Musqueam Band Strategy 102: The Army

For non-lawyers, it’s hard to grasp how the City of Richmond has wronged the Musqueam Indian Band. In Musqueam Band Strategy 101, we tried to follow how the Band was forced to sell the Garden City Lands to the City. We went through Chief Ernest Campbell’s account of the 167 days when the Band leaders negotiated with the City, deliberated among themselves, considered their lawyer’s advice, signed the agreement, and confirmed it twice. Also, since the Band was a joint venture partner with Canada Lands Company CLC Limited, it had access to CLC’s vast expertise. In view of all that, we still don’t get why the Band would feel they had to accept the offer “under duress.”

Maybe we’ll do better in Musqueam Band Strategy 102? Here goes.

The partnership sold the property to the City for over $59 million, which is over six times what CLC as the federal land disposer had agreed to pay the federal government for the property in 2005.  The Band (with no initial cost) and CLC seem to have netted about $24 million each. That seems like a win.

But what stumps some of us non-lawyers is the end of the writ, where the Band lists the relief it’s seeking. We expected the Band would seek an order for the City to return the property the partners had been forced to sell nine days earlier. The City would have to take back the piddly $59.17 million it had forced on them.  Instead of having CLC and the City messing up applications to the Agricultural Land Commission, the Band would simply take care of the ALR exclusion itself.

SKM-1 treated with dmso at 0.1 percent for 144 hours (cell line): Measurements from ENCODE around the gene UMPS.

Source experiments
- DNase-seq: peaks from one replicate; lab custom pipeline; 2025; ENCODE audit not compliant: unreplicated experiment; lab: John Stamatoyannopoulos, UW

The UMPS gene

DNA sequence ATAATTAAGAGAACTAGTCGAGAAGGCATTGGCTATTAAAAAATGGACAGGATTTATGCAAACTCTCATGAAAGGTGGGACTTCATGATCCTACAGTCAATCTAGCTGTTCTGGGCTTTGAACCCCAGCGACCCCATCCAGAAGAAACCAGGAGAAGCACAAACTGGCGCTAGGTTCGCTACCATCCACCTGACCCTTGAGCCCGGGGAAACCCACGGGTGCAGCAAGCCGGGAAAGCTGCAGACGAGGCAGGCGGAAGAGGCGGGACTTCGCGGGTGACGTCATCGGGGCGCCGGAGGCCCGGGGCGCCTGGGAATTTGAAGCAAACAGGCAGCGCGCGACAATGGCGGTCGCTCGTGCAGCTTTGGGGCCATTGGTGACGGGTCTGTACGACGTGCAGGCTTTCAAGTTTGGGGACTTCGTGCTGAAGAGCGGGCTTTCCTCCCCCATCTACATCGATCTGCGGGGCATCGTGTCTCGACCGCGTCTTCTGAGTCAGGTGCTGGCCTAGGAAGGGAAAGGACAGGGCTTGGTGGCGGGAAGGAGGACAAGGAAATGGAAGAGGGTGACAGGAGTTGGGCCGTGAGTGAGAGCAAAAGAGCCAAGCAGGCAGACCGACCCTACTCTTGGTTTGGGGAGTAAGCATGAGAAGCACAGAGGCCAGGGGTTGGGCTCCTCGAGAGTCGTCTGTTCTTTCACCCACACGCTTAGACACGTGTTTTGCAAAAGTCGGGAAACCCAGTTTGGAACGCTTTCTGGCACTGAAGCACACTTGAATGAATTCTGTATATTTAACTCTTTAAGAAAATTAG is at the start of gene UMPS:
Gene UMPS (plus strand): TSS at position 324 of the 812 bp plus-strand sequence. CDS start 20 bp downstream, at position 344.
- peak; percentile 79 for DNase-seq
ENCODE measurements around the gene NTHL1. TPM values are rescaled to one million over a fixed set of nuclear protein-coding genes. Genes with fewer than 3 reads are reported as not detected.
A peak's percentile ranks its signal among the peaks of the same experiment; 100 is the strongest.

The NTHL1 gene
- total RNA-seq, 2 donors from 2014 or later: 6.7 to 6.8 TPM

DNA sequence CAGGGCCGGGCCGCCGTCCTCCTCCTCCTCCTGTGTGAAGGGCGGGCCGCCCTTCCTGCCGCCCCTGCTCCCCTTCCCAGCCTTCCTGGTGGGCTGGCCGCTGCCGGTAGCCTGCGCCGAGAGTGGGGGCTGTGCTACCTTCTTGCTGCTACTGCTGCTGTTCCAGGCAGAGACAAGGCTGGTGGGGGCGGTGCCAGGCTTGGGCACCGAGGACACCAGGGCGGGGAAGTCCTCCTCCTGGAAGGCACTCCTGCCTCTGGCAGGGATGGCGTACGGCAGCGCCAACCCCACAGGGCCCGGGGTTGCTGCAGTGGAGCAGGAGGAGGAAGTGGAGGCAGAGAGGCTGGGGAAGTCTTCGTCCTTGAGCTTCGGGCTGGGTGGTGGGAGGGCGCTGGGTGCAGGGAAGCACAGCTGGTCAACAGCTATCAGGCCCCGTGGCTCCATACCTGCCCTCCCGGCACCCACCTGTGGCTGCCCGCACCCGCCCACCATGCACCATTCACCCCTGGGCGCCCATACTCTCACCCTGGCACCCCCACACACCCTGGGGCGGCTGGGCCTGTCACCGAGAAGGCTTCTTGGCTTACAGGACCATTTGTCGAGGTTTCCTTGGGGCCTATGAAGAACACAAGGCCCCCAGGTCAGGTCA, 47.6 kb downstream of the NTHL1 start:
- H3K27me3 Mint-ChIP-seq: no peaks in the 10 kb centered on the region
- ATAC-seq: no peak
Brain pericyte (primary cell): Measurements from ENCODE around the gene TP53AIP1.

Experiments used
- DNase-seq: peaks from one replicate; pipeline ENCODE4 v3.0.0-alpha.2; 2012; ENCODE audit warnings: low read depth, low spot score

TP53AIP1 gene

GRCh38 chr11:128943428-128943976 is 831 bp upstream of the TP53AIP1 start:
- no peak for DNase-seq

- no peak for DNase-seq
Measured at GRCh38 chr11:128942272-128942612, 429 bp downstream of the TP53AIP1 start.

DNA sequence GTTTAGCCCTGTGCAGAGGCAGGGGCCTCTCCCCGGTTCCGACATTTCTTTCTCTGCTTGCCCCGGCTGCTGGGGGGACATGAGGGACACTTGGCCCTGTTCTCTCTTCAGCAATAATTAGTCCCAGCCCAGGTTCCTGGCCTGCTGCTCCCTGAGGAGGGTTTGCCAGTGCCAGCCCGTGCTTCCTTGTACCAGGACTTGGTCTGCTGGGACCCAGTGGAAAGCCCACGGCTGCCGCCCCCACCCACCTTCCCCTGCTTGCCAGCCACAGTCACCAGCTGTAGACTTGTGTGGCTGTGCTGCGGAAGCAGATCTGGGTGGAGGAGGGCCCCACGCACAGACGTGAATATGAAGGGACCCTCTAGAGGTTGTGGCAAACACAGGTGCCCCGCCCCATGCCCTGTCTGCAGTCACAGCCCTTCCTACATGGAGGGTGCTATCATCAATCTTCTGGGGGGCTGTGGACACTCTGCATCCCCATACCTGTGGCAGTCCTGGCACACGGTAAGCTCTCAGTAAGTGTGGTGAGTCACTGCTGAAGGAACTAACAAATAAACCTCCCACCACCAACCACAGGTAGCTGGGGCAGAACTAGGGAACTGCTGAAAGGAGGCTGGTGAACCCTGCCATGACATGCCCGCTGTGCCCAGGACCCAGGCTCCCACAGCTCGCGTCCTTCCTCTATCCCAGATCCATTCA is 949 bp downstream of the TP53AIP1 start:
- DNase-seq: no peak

Then we came across a June 5, 2007, letter from Chief Ernest Campbell. It was an open letter to several newspapers and, implicitly, the citizens of Richmond. What struck us was the chief’s choice of words of warning:

  • “costly litigation”
  • “throwing this issue back to the courts”
  • “taxpayers . . . forced to bear the brunt of further expensive litigation”
  •  “prepared to take the necessary action, up to and including the Supreme Court of Canada”
  • “costly and divisive litigation”
  • “an army of lawyers producing large legal bills for the city and others”

Win or lose, the citizens would have to deal with the huge cost of litigation that would go on and on and on. The Band’s case seems far-fetched to us non-lawyers, but we can envision the cost and unpleasantness ahead. Maybe community fatigue will set in and we’ll start shooting at each other in frustration. Maybe council infighting will do us in. Maybe the Band hopes we’ll hand over more millions just to end it all.

That’s one theory at a bad time, and perhaps the Band leaders have better intentions. However, the old saying puts it well: hope for the best and prepare for the worst. If we pull together, we’re likely to survive and even be better for it, but it won’t be easy.

More on this soon.


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